Bug 6962 - file descriptor leak in yp_order in libc/glibc
Summary: file descriptor leak in yp_order in libc/glibc
Alias: None
Product: Red Hat Linux
Classification: Retired
Component: glibc
Version: 6.1
Hardware: i386
OS: Linux
Target Milestone: ---
Assignee: Jakub Jelinek
QA Contact:
Depends On:
TreeView+ depends on / blocked
Reported: 1999-11-12 19:21 UTC by thomasl
Modified: 2016-11-24 15:22 UTC (History)
1 user (show)

Fixed In Version:
Doc Type: Bug Fix
Doc Text:
Clone Of:
Last Closed: 2003-04-14 17:53:27 UTC

Attachments (Terms of Use)

Description thomasl 1999-11-12 19:21:44 UTC
We have found that if you're running Redhat 6.x as a NIS client talking to
Solaris NIS server, that there appears to a file descriptor leak in
yp_order which causes am-utils (amd) to slowly leak file descriptors and
eventually stop working.  It gets in a munged state and must be restarted.
The problem doesn't manifest itself for a number of hours of continuous use
/uptime (e.g. 20-24 hours).  Currently our workaround is just to restart
amd every 24 hours.  A "hacked" patch has been written by a fellow am-utils
user and that appears to slow down the leakage but it does not fix the
problem since the problem doesn't appear to be with am-utils.

Attached below is this person's e-mail detaling more of the problem.

thanks very much!


Yes, I have, and it has finally (I think) been nailed down thanks to Johann
Pfefferl.  The problem is a file descriptor leak in yp_order, which is
called by amd to verify NIS maps.  Note that the problem is in libc, rather
than in amd, but you'll probably only get bitten by it from amd. (If you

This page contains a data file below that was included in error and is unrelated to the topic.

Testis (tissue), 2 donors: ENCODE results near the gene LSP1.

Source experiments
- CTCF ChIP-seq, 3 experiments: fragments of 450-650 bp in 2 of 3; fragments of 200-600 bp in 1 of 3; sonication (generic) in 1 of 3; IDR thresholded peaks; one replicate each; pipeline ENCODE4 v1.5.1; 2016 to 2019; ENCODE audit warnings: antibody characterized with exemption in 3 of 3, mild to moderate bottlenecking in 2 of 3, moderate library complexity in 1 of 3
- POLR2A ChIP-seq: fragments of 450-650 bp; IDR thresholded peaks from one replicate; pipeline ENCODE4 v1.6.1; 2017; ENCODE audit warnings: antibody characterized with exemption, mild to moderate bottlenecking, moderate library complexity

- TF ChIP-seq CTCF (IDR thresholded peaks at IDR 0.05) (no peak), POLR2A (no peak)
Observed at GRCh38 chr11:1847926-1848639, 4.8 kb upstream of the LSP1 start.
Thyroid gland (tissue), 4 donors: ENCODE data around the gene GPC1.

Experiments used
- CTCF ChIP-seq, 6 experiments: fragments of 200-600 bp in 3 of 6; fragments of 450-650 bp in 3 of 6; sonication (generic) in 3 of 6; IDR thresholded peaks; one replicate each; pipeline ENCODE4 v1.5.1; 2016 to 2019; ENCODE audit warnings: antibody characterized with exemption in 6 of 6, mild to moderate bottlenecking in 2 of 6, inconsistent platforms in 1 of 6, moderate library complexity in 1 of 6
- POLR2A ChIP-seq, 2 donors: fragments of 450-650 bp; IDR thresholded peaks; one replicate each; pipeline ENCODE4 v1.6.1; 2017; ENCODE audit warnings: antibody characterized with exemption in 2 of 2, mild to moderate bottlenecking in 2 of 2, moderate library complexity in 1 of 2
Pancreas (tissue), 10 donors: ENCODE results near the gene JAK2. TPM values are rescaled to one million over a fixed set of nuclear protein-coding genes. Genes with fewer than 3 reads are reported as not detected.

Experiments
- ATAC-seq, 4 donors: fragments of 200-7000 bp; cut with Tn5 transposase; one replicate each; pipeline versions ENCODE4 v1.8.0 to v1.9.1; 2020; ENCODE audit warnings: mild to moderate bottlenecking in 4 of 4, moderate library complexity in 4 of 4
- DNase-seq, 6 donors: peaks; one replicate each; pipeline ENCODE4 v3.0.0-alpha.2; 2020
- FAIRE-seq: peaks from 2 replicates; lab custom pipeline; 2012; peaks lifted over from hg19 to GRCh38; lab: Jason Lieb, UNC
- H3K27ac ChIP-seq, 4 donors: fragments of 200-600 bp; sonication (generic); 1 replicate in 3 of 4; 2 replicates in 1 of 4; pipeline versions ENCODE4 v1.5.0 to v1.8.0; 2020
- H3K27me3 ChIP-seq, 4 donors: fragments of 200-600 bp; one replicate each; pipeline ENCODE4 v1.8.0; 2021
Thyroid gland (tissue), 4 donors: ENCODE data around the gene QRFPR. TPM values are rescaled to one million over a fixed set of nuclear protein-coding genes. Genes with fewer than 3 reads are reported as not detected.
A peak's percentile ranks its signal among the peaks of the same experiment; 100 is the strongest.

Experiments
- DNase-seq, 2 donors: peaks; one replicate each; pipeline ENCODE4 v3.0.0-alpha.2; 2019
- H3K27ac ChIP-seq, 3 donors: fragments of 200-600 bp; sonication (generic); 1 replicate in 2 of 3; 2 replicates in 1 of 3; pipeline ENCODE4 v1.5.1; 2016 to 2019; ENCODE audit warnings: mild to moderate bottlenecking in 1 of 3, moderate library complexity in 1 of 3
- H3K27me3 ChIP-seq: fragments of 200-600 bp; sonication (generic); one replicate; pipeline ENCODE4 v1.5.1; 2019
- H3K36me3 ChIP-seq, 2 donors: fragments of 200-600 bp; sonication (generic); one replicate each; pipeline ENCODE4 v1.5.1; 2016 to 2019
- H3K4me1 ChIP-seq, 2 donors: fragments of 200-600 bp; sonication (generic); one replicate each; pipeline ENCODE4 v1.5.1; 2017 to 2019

aren't using NIS, then I am mistaken, and you suffer from a different

If you are using NIS, you should be able to determine if this is the
trouble by starting a fresh amd, use lsof to look at the number of open
file descriptors.  Then issue an amq -f to get amd to flush its maps, and
run lsof again.  The number of open file descriptors will probably
increase.  If not, then the trouble is probably something else.

I believe that you may be bitten by this bug even if you don't use NIS to
distribute your amd maps (I do), if your maps require passwd or group
lookups.  If the latter is the case, Johann reports that you can stop the
leakage by using nscd.  He also said that he does not see the leak if he
uses a Linux machine as his NIS server.  (Johann has been having this
problem on SUSE Linux 6.2.)

If you use NIS maps for amd, you might be able to work around the problem
by switching to file maps and running nscd.  Or you can put in a cron job
to restart amd every 12 hours or so....  (In my case, if I wait for amd to
fail, restarting is not sufficient because it leaves funny stuff in the
mtab.  I must also then umount the offending filesystems.)

I can mail you a patch (derived from the patch Johann mailed me) to the
am-utils-6.0.3s1 sources which seems to work for me.  Note that this patch
is a bit of a hack (basically, it just closes stray sockets created after
calling yp_order), but without getting the Linux yp_order fixed I don't see
another way.  I suspect Erez will release another snapshot shortly after he
returns from LISA to address this problem.

        Scott Sutherland
        Institute for Mathematical Sciences
        State University of New York at Stony Brook

Comment 1 Cristian Gafton 2000-01-05 00:03:59 UTC
Does it help if you disable the nisplus maps/lookups from the

Comment 2 Cristian Gafton 2000-05-22 14:52:59 UTC
assign to jakub

Comment 3 Stephen John Smoogen 2003-01-24 19:03:31 UTC
Is this bug still present in Red Hat Linux 7.3 or 8.0. I was unable to duplicate
some of the problems seen but may not have the exact settings in my hasty
am-utils configuration.

Comment 4 Jay Turner 2003-04-14 17:53:27 UTC
Closing out due to bit-rot.

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